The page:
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International Journal of Analytical Chemistry
Volume 2015 (2015), Article ID 171478, 13 pages
Review Article

Arsenic, Antimony, Chromium, and Thallium Speciation in Water and Sediment Samples with the LC-ICP-MS Technique

Institute of Environmental Engineering, Polish Academy of Sciences, M. Skłodowskiej-Curie 34 Street, 41-819 Zabrze, Poland

Received 4 September 2014; Revised 24 November 2014; Accepted 25 November 2014

Academic Editor: Mohamed Abdel-Rehim

Copyright © 2015 Magdalena Jabłońska-Czapla. This is an open access article distributed under the Creative Commons Attribution License, which permits unrestricted use, distribution, and reproduction in any medium, provided the original work is properly cited.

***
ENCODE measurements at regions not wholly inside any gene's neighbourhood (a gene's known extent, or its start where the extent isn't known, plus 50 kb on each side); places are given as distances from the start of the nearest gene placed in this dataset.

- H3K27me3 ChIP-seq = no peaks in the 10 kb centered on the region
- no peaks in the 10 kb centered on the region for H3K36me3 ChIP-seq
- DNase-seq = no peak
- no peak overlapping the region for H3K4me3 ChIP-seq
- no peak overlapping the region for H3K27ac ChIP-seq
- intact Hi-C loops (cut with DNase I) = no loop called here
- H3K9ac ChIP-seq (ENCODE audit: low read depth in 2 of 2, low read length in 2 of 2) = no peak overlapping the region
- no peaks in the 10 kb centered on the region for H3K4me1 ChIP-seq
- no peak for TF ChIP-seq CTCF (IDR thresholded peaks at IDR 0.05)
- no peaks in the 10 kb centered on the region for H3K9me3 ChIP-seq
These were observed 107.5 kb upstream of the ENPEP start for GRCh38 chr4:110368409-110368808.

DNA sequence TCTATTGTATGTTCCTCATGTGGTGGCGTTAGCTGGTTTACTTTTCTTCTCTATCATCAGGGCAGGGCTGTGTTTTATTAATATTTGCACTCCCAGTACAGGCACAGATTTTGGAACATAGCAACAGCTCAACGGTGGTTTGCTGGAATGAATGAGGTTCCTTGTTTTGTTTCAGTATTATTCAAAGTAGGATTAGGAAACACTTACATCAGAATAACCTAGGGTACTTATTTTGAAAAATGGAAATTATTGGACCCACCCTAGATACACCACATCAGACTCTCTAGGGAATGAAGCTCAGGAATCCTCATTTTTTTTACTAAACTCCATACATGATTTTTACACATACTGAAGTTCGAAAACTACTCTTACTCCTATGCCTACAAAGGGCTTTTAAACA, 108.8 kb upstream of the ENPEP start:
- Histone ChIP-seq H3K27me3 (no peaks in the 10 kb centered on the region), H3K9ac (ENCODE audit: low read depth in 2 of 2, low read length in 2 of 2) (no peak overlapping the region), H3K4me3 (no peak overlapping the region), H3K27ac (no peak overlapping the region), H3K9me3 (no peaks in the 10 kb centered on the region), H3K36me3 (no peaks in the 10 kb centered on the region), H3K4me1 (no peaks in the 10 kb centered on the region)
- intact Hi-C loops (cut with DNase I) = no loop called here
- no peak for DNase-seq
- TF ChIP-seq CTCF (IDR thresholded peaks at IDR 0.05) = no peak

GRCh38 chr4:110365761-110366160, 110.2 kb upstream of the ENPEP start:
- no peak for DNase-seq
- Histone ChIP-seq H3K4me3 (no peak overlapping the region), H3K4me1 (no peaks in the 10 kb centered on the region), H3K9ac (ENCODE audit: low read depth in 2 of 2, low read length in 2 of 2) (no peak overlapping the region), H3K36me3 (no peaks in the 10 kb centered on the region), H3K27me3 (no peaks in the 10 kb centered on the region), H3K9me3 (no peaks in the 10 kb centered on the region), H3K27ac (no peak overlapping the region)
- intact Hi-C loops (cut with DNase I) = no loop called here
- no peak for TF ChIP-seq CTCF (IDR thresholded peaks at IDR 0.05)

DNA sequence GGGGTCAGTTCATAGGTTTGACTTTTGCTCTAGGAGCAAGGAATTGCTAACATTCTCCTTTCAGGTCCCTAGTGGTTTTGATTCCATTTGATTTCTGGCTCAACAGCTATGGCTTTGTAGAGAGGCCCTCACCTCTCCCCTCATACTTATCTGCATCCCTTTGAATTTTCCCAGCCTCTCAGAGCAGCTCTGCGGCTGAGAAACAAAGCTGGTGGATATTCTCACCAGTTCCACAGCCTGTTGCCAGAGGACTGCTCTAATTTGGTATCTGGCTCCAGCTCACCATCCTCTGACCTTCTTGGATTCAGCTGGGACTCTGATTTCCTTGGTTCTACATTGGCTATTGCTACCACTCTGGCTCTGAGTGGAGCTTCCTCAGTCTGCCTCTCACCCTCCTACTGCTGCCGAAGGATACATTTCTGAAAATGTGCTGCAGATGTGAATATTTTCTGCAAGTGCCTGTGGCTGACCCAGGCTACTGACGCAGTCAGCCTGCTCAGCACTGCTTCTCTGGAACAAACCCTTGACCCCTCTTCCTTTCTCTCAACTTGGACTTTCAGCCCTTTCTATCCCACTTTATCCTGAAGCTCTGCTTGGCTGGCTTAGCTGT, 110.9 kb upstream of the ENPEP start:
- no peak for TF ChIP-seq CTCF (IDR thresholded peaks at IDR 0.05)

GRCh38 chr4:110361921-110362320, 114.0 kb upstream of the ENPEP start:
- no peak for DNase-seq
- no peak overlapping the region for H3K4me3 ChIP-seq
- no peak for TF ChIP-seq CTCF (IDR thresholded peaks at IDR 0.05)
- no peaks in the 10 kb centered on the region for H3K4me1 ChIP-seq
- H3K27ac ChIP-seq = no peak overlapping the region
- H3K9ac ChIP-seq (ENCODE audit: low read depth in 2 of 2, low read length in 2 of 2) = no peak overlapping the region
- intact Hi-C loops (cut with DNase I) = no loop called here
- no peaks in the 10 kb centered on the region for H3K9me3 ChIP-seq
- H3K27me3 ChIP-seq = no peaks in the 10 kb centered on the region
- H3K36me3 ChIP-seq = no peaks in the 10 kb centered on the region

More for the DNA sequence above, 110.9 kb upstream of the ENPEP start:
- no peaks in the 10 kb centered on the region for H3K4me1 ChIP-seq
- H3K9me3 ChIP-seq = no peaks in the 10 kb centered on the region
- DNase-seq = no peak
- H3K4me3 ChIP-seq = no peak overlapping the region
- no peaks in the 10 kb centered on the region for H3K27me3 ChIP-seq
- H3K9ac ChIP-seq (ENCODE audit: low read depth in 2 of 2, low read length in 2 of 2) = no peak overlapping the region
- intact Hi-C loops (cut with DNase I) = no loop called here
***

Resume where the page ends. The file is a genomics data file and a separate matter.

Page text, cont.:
Chemical speciation is a very important subject in the environmental protection, toxicology, and chemical analytics due to the fact that toxicity, availability, and reactivity of trace elements depend on the chemical forms in which these elements occur. Research on low analyte levels, particularly in complex matrix samples, requires more and more advanced and sophisticated analytical methods and techniques. The latest trends in this field concern the so-called hyphenated techniques. Arsenic, antimony, chromium, and (underestimated) thallium attract the closest attention of toxicologists and analysts. The properties of those elements depend on the oxidation state in which they occur. The aim of the following paper is to answer the question why the speciation analytics is so important. The paper also provides numerous examples of the hyphenated technique usage (e.g., the LC-ICP-MS application in the speciation analysis of chromium, antimony, arsenic, or thallium in water and bottom sediment samples). An important issue addressed is the preparation of environmental samples for speciation analysis.